Chance & Coincidence in The Return of the Native

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      In almost all the novel of Hardy, chance and coincidence plays vital role. Chance and coincidence acts as a decisive factor influencing the destinies of human beings. Hardy believes that human beings are to be governed by the Nature's unknown powers. Man is totally helpless against the invisible might it exercises upon him. Hardy believed in a supernatural power. In Hardy's novels human beings are not fully responsible for their tragedy but mainly because of the intervention of an unknown mysterious force.

The Game of Dice

      The game of dice played between Christian Cantle and Wildeve occurred clearly by accident. Cantle, carrying the money of Mrs. Yeobright meets a group of village folk who take him to a raffle where he luckily wins a prize. Encouraged by this he agrees to play a game of dice with Wildeve, and loses all the money. Venn suddenly appears on the scene and plays with Wildeve and wins the whole amount. He then passes the whole amount to Thomasin. Mrs. Yeobright does not receive any message from Clym. Clym innocently asks Eustacia whether she had received any money from Wildeve, and this question creates a misunderstanding and results in a bitter quarrel between the two women, thus complicating Eustacia's relationship with Clym.

Clym's Semi-blindness

      Clym had planned to start an educational project after his return from Paris. When his educational project, proves a failure, he is compelled to become a furze-cutter. Eustacia thinks that his new job will diminish her social status. Later Eustacia says to Wildeve that "The marriage is not a misfortune in itself. It is simply the accident which has happened since that has been the cause of my ruin." The root cause of the accident is Clym's semi-blindness.

Mrs. Yeobright's Death

      Mrs. Yeobright thinks about Clym's house and decides to reconcile with his son. When she arrives there Wildeve was there talking to Eustacia in the house. Eustacia thinks that Clym, who was sleeping will open the door. Mrs. Yeobright on the other hand thinks that the door was deliberately closed against her. On her way back she is bitten by an adder which proves fatal to her life. Clym has a fierce quarrel with Eustacia and subsequently, she goes to her grandfather's house. Much of the tragedy of the novel thus centers around the closed door to which a number of accidents contribute. One of the peculiar ironies in this context is that Clym sets out to meet his mother for a reconciliation at the same time. Mrs. Yeobright has sat down in the Heath in a state of exhaustion on her homeward journey, being bitten by an adder later.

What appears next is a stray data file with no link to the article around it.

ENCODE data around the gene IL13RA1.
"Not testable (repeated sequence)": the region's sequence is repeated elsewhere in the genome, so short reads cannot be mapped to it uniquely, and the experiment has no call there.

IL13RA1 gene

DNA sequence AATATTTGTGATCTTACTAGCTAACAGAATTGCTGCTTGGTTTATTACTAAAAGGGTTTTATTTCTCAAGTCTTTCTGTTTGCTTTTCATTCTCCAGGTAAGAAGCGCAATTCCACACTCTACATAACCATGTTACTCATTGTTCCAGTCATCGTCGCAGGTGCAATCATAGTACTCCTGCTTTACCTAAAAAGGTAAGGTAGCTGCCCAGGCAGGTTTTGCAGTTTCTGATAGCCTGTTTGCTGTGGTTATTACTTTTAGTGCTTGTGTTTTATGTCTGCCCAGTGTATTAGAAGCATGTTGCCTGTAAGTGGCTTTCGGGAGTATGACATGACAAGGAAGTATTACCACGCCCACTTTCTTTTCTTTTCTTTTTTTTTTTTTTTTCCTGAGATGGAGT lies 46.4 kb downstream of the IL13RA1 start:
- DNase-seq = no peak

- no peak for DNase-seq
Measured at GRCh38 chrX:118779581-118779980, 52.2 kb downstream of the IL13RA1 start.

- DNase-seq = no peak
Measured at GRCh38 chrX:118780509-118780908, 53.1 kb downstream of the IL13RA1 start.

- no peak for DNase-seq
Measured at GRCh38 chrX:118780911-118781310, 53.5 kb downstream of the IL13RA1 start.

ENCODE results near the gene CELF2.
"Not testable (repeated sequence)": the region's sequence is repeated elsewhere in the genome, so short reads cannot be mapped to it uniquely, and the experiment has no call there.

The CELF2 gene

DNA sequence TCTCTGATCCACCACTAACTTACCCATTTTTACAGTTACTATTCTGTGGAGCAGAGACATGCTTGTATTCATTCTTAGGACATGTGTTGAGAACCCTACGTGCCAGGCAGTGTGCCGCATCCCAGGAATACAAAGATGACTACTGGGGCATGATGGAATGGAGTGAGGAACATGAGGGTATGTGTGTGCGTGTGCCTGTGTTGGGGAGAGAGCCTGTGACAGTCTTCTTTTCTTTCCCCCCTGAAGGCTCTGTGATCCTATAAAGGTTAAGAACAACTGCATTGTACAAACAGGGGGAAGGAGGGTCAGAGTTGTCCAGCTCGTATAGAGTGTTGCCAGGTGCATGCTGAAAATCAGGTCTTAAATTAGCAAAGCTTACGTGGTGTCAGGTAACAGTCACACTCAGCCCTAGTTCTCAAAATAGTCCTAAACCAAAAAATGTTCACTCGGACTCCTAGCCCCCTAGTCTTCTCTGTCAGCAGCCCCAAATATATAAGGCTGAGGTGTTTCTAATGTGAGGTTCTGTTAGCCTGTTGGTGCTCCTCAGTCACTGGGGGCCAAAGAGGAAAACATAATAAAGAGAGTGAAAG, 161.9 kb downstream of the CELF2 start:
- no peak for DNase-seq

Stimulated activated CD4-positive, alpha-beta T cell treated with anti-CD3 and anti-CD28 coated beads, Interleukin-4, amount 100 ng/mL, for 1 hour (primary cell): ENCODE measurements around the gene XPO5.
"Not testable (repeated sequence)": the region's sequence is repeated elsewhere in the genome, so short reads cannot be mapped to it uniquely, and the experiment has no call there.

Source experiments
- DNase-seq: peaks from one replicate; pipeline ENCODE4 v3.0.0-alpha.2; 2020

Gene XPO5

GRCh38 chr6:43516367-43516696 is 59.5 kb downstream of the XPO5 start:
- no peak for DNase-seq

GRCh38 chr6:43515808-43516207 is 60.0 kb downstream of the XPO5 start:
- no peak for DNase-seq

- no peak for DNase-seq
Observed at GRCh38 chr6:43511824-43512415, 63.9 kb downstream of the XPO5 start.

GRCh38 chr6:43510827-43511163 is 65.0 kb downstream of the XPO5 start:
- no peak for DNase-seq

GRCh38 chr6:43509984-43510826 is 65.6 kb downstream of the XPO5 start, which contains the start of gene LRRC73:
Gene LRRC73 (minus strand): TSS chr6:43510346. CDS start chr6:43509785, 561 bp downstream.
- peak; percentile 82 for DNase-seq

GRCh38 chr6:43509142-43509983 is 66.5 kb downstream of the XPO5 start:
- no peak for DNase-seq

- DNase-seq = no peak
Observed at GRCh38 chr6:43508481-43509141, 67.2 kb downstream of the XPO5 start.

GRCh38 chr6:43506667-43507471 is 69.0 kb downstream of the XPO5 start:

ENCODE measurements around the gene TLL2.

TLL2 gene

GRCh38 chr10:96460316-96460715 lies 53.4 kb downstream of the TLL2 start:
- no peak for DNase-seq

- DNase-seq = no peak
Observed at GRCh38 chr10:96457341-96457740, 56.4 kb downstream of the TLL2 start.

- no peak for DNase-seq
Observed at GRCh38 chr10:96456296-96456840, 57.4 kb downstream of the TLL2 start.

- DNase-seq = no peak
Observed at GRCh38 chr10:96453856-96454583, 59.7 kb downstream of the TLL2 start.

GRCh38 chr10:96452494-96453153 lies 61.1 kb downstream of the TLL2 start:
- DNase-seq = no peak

Venn's Meeting with Johny

      The little boy, Johnny Nunsuch, overhears the conversation between Eustacia and Wildeve, and he happens to meet Venn, the reddleman and informs him about the relation between Wildeve and Eustacia. He thinks that Wildeve would never give up Eustacia and he goes to Mrs. Yeobright and renews his earlier offer to marry Thomasin. Mrs. Yeobright uses this offer as an instrument to put pressure on Wildeve who visits Thomasin, after meeting Eustacia, and promises to marry her. All these happenings are important to the plot but it arises merely out of an accidental meeting.

Eustacia's Death

      Chance and coincidence again plays a major role in the death of Eustacia. On the night which she decides to escape from the Heath, rain and storm hit the place. The weather partly contributes its share for Eustacia's decision to end her life, after she realizes that, since she had no money for her expenses, she would be degrading herself by asking Wildeve for monetary assistance.

University Questions

Bring out the role of chance and coincidence in The Return of the Native.
Or
"An impishness of circumstance invades our life and becomes the cause of our undoing." Discuss on this statement with reference to The Return of the Native.

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